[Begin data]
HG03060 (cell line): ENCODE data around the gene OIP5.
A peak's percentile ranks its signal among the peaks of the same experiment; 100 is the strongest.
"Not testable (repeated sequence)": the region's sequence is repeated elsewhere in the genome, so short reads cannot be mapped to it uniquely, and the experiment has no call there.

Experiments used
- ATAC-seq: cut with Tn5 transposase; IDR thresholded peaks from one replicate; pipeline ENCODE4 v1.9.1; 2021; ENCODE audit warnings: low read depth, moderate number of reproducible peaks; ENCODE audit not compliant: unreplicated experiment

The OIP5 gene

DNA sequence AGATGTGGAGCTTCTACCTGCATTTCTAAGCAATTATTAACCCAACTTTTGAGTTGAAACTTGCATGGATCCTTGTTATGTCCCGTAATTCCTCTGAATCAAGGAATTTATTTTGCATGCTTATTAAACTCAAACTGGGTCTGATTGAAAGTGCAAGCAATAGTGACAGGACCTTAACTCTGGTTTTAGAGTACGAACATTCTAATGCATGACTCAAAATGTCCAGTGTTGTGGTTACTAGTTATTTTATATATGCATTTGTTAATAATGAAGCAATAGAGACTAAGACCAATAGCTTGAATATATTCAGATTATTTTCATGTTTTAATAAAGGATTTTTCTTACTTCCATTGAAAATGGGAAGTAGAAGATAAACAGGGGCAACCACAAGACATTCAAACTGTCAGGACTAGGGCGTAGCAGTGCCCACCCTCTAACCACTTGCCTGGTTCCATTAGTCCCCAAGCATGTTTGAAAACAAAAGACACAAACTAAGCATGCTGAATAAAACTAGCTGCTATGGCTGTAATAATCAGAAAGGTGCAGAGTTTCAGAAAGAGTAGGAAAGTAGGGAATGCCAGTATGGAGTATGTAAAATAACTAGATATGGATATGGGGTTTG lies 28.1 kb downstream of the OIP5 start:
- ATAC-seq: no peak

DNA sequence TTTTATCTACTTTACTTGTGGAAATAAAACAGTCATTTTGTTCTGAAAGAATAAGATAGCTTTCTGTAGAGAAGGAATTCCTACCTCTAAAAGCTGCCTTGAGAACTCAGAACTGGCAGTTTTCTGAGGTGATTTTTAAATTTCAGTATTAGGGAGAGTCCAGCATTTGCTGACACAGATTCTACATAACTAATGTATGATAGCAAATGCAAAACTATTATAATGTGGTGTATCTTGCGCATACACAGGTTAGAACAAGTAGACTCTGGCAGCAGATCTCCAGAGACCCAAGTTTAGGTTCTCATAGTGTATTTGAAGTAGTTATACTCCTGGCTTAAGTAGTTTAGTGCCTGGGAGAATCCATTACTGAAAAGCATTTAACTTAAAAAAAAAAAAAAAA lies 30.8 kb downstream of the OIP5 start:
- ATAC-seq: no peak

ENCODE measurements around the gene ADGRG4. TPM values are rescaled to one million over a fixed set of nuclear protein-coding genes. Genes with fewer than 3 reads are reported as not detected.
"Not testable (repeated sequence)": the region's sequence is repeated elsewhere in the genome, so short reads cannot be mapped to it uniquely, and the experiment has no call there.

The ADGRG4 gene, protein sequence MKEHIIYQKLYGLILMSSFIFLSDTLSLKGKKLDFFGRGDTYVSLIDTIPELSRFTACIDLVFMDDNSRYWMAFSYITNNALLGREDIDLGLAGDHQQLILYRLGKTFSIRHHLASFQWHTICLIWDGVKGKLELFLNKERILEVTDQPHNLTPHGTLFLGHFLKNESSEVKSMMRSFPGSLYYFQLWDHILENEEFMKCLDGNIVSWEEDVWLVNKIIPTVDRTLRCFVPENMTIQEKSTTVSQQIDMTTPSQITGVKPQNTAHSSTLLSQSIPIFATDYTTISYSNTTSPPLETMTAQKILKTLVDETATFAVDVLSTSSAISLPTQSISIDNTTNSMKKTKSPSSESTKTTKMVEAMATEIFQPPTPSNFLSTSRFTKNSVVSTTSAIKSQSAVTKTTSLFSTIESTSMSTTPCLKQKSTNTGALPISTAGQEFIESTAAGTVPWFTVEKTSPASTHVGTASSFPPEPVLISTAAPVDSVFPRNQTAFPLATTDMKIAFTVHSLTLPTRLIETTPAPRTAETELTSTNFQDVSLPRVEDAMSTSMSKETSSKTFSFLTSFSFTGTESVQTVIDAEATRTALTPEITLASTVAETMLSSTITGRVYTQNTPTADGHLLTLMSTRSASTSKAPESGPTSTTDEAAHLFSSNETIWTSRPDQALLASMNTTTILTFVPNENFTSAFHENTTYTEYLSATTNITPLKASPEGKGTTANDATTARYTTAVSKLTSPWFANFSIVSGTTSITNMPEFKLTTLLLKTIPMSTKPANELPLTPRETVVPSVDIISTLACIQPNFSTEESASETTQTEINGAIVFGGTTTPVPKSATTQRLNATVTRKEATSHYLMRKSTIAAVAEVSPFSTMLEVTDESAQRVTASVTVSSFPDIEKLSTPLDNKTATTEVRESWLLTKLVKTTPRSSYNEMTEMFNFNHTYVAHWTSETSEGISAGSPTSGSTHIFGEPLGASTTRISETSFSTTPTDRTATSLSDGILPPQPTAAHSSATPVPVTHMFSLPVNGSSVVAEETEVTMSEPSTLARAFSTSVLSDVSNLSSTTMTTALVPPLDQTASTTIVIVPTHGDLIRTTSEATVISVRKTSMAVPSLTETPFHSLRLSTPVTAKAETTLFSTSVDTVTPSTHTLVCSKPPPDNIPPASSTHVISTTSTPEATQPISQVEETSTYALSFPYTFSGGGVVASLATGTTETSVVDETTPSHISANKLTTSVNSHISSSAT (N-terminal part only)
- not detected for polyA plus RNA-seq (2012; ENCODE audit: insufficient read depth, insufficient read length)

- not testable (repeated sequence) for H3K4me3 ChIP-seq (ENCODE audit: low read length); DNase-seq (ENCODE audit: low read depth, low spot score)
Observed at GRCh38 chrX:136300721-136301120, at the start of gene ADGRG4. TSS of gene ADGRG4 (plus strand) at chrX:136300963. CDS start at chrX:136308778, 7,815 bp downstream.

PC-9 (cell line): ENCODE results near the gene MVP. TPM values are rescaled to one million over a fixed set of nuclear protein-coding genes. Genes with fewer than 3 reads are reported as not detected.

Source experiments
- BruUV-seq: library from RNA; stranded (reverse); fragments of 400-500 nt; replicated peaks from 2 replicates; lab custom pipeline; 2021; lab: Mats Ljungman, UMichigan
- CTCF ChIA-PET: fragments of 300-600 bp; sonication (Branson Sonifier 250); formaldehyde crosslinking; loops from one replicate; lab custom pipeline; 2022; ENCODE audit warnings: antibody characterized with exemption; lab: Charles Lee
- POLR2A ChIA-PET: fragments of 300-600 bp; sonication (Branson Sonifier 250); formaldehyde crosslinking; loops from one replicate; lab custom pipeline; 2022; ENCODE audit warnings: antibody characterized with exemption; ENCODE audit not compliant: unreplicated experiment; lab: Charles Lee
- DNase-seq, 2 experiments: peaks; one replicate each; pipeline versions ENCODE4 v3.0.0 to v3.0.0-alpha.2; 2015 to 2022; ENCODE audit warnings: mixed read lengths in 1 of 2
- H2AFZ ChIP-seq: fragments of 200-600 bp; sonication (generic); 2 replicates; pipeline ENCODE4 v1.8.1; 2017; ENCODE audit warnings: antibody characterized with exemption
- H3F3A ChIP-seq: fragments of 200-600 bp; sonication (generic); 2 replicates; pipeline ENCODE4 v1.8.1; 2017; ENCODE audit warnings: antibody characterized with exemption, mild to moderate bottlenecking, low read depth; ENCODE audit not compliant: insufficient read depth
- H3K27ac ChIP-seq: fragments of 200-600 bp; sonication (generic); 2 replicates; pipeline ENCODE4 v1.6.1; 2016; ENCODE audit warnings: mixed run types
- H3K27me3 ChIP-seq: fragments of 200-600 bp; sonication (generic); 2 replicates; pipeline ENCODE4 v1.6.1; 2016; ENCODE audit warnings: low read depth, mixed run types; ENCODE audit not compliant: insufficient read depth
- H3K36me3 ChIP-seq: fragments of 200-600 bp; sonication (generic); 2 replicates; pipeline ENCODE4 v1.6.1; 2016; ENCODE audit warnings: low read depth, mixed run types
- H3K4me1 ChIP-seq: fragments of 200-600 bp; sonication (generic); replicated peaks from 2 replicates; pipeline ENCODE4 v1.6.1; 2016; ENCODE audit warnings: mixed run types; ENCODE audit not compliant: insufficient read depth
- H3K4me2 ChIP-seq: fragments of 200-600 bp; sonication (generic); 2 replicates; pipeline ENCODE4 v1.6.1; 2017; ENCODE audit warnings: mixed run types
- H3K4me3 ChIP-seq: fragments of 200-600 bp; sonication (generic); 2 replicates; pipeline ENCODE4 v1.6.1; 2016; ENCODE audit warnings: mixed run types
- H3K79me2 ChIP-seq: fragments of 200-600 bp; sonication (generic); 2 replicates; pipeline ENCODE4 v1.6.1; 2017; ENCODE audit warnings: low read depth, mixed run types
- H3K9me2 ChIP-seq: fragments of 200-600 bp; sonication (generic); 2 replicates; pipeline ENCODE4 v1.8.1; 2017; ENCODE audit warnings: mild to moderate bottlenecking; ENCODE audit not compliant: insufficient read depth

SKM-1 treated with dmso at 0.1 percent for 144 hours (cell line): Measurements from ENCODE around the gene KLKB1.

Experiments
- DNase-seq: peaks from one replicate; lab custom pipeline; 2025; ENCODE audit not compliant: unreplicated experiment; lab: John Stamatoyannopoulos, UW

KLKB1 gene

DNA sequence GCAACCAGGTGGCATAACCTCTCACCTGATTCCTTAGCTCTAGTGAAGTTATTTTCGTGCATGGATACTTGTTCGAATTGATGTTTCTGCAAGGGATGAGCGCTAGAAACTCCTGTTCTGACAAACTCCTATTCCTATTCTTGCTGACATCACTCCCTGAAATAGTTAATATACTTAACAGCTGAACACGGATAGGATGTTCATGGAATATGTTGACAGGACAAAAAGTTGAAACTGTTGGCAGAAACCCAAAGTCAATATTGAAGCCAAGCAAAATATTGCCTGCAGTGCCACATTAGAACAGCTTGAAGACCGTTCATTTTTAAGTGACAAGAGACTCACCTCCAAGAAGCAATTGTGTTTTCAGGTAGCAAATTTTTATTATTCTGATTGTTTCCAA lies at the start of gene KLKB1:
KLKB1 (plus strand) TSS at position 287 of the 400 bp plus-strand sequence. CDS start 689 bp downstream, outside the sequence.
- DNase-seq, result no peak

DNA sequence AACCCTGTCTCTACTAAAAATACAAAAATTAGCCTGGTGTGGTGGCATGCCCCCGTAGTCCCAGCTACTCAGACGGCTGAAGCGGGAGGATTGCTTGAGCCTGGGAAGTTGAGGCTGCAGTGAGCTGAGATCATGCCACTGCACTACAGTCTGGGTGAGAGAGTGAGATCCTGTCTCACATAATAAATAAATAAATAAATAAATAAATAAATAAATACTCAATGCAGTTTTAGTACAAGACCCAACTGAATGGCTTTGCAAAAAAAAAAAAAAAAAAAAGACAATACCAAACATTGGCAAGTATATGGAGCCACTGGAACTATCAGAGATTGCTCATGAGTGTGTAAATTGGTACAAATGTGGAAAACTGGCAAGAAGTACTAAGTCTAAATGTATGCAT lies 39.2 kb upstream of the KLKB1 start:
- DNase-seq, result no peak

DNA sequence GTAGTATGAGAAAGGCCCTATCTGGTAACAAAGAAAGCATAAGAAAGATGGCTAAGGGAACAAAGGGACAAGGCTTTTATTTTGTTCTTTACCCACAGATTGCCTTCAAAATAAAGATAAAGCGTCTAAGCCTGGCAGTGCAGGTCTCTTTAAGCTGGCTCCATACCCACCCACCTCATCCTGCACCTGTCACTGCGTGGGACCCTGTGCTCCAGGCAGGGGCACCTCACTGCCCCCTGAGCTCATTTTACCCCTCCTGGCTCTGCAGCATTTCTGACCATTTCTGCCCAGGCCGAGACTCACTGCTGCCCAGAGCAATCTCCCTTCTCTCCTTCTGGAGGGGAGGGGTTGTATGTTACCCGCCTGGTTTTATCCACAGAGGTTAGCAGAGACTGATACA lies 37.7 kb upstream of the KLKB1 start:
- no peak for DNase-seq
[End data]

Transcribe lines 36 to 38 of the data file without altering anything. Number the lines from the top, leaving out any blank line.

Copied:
KLKB1 gene

DNA sequence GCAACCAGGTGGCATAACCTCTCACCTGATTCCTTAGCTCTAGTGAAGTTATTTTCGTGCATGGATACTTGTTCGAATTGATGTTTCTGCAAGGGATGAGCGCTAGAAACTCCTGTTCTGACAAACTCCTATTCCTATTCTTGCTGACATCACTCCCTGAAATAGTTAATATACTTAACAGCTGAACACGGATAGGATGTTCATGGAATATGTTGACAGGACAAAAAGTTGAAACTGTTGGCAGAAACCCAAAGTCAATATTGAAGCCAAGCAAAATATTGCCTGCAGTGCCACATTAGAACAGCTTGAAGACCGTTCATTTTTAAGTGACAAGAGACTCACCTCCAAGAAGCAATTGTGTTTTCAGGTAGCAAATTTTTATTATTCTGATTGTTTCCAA lies at the start of gene KLKB1:
KLKB1 (plus strand) TSS at position 287 of the 400 bp plus-strand sequence. CDS start 689 bp downstream, outside the sequence.